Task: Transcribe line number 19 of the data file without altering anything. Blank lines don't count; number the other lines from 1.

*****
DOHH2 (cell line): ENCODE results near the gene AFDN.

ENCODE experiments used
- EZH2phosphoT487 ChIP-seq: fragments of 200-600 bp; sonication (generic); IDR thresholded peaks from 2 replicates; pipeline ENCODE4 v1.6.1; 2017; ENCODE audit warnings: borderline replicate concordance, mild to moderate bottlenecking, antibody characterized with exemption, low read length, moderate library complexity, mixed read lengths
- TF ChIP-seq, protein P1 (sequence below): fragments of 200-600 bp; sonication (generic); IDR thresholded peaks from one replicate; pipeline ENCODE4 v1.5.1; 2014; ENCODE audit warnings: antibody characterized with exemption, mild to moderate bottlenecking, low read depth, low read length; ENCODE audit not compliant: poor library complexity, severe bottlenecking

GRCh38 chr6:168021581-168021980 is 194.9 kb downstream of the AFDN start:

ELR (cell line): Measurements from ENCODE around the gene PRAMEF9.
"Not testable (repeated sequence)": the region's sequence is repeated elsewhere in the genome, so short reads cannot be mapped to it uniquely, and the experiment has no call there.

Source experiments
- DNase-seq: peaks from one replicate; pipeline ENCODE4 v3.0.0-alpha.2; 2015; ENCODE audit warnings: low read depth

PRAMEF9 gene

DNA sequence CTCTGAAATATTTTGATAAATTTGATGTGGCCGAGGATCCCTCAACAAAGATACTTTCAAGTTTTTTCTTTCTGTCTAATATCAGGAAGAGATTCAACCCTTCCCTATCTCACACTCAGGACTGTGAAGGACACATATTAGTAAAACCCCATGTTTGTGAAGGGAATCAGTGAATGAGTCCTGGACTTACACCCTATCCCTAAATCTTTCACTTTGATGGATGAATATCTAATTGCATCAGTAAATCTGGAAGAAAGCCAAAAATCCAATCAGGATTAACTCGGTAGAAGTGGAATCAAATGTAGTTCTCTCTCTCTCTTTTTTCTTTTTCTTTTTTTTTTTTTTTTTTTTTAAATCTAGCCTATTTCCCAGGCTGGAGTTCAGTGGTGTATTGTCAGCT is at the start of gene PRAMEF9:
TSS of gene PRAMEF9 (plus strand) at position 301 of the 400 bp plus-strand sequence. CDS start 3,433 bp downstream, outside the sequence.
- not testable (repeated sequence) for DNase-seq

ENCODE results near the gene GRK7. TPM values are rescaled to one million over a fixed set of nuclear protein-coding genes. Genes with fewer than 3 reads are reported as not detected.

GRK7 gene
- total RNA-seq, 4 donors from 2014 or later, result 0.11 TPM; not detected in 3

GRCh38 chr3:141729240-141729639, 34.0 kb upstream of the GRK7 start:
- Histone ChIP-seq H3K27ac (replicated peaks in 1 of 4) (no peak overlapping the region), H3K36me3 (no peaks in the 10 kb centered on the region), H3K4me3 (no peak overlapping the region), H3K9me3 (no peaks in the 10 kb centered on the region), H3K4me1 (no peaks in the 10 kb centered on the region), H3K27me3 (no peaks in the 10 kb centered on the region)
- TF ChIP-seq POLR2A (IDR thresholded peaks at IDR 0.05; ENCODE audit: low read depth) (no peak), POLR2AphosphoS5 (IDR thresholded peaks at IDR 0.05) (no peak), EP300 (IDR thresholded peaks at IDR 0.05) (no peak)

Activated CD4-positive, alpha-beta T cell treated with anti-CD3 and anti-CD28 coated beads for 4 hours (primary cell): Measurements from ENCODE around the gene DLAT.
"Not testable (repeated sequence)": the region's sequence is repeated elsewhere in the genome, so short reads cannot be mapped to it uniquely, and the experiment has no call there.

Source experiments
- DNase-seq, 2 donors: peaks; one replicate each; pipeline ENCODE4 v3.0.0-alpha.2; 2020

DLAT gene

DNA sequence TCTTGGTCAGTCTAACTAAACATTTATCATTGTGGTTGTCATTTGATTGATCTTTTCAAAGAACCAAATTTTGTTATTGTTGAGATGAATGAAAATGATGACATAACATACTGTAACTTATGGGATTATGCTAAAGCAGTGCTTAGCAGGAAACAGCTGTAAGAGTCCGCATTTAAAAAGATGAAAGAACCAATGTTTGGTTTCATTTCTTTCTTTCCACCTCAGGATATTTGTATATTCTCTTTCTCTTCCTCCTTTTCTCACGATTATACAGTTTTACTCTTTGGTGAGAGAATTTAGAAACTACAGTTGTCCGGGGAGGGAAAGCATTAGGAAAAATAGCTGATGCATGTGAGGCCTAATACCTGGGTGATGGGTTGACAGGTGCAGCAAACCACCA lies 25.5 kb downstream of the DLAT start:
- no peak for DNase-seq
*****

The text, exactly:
- TF ChIP-seq POLR2A (IDR thresholded peaks at IDR 0.05; ENCODE audit: low read depth) (no peak), POLR2AphosphoS5 (IDR thresholded peaks at IDR 0.05) (no peak), EP300 (IDR thresholded peaks at IDR 0.05) (no peak)